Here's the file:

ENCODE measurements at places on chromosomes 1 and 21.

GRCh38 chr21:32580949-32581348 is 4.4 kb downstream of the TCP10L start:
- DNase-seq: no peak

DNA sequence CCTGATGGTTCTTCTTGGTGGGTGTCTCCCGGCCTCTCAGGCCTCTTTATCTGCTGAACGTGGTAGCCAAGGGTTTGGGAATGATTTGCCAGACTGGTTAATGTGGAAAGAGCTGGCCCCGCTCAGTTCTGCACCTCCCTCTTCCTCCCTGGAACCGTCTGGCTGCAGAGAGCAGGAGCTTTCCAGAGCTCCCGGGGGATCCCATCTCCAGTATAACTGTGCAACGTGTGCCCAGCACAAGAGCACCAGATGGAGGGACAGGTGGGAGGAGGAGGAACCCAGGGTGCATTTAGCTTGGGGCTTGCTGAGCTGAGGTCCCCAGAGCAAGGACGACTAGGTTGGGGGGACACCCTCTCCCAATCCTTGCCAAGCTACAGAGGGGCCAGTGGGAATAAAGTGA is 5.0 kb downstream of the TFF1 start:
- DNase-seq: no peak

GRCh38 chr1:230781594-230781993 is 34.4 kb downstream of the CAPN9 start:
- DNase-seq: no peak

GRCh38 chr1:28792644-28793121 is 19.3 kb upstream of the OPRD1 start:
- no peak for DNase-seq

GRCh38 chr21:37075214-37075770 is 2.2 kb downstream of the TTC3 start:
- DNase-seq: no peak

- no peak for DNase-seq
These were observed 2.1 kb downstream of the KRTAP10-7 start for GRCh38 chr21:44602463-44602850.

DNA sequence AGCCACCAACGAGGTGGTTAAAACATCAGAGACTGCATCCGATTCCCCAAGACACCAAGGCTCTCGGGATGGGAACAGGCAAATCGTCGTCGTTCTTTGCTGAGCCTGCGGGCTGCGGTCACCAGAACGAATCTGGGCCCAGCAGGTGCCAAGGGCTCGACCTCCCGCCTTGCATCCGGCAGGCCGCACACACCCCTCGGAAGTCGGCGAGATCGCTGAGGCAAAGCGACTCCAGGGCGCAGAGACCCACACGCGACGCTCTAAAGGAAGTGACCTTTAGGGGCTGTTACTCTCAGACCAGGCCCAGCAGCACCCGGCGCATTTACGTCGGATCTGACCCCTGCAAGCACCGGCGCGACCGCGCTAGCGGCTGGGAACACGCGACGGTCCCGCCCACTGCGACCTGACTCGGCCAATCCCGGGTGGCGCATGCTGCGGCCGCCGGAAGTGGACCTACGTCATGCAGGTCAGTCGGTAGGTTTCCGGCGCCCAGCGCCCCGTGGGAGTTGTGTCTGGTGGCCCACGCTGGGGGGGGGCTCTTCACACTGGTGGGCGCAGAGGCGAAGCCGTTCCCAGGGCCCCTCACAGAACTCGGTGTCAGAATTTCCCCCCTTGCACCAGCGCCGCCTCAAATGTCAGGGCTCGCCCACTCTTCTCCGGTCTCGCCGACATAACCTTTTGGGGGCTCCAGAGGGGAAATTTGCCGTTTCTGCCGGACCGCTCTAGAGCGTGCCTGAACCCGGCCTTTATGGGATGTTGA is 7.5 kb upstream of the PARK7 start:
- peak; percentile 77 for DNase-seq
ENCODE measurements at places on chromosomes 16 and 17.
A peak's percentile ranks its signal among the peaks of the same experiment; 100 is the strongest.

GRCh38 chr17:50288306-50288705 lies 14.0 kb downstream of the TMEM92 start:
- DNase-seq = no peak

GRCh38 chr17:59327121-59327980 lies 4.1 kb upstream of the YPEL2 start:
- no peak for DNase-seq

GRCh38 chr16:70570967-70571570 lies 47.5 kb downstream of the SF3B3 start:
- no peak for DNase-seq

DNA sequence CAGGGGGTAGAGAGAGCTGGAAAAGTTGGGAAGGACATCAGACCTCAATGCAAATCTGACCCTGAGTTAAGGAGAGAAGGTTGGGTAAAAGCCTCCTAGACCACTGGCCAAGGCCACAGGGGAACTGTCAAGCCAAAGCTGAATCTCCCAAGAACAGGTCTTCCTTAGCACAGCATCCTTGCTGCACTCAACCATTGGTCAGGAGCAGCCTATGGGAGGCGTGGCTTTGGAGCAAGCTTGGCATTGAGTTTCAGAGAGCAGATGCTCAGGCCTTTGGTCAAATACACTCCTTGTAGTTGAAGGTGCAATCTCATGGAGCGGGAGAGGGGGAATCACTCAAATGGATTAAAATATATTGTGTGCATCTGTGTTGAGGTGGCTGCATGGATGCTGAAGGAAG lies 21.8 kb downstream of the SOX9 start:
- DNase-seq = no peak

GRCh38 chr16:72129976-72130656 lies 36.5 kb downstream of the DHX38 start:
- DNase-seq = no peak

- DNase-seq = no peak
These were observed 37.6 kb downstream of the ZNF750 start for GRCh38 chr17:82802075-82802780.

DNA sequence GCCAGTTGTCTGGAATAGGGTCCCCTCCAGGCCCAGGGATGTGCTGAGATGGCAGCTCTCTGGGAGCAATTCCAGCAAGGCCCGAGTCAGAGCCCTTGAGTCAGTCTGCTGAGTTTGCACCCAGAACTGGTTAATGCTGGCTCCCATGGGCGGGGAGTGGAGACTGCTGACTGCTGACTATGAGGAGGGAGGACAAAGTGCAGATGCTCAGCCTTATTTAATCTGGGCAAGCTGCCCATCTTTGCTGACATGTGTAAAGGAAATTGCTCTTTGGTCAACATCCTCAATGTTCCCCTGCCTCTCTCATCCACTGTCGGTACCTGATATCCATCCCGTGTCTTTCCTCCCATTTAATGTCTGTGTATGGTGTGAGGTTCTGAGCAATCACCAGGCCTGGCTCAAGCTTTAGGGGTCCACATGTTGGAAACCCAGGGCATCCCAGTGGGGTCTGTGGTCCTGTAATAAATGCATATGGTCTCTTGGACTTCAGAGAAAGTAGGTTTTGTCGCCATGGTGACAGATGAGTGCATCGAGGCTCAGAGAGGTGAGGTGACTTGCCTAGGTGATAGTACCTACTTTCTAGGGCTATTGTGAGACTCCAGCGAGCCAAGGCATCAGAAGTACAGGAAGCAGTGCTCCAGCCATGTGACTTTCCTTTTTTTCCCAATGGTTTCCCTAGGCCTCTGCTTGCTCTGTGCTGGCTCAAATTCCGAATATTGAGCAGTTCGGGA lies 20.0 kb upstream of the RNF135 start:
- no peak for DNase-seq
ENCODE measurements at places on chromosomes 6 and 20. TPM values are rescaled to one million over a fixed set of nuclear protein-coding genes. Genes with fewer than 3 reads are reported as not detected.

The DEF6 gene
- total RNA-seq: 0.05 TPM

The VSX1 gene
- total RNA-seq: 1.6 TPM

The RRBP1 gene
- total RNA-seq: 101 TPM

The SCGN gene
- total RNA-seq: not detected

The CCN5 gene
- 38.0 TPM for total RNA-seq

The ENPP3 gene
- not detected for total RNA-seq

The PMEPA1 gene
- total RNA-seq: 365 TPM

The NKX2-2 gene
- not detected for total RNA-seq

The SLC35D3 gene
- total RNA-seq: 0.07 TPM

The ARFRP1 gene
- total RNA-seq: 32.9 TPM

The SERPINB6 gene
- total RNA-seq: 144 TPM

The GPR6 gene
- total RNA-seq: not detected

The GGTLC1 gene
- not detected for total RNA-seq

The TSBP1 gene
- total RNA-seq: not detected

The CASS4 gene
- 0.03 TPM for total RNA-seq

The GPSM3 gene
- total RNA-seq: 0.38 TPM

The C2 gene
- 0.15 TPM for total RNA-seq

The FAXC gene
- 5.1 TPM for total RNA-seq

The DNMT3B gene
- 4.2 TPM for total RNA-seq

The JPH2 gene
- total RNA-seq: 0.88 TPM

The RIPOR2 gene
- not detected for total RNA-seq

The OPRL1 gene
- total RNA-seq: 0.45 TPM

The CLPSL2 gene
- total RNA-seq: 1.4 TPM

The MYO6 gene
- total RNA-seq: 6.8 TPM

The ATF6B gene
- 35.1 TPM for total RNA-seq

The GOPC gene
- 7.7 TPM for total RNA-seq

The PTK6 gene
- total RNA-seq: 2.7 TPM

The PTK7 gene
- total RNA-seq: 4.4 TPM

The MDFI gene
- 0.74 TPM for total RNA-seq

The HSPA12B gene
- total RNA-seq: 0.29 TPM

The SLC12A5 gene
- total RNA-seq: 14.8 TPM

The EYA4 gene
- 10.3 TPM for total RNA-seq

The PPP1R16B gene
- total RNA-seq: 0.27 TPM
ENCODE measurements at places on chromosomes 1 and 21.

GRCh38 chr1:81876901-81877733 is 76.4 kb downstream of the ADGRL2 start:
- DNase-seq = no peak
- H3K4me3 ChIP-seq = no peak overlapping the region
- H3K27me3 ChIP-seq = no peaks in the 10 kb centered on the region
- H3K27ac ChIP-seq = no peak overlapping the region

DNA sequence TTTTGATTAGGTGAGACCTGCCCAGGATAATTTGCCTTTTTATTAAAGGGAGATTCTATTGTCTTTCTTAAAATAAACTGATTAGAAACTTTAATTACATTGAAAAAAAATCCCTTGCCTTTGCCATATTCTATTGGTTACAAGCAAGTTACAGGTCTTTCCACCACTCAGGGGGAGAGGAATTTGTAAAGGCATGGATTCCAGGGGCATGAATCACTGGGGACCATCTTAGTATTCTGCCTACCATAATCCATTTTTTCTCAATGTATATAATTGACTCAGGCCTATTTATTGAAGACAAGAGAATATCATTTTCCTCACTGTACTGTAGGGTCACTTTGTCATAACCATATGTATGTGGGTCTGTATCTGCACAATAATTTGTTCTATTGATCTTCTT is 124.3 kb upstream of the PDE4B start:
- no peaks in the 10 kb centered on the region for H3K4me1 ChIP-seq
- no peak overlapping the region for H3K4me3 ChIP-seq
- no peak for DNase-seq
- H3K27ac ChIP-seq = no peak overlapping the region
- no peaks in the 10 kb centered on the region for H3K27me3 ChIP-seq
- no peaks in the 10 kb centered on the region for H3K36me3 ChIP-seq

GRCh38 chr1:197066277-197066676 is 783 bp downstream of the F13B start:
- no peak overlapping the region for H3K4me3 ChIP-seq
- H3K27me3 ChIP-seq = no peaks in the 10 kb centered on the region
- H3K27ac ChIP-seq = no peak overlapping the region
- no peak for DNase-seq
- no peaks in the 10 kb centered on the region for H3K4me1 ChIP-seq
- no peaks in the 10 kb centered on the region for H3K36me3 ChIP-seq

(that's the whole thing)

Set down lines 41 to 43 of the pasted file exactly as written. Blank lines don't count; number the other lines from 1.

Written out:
The CCN5 gene
- 38.0 TPM for total RNA-seq

The ENPP3 gene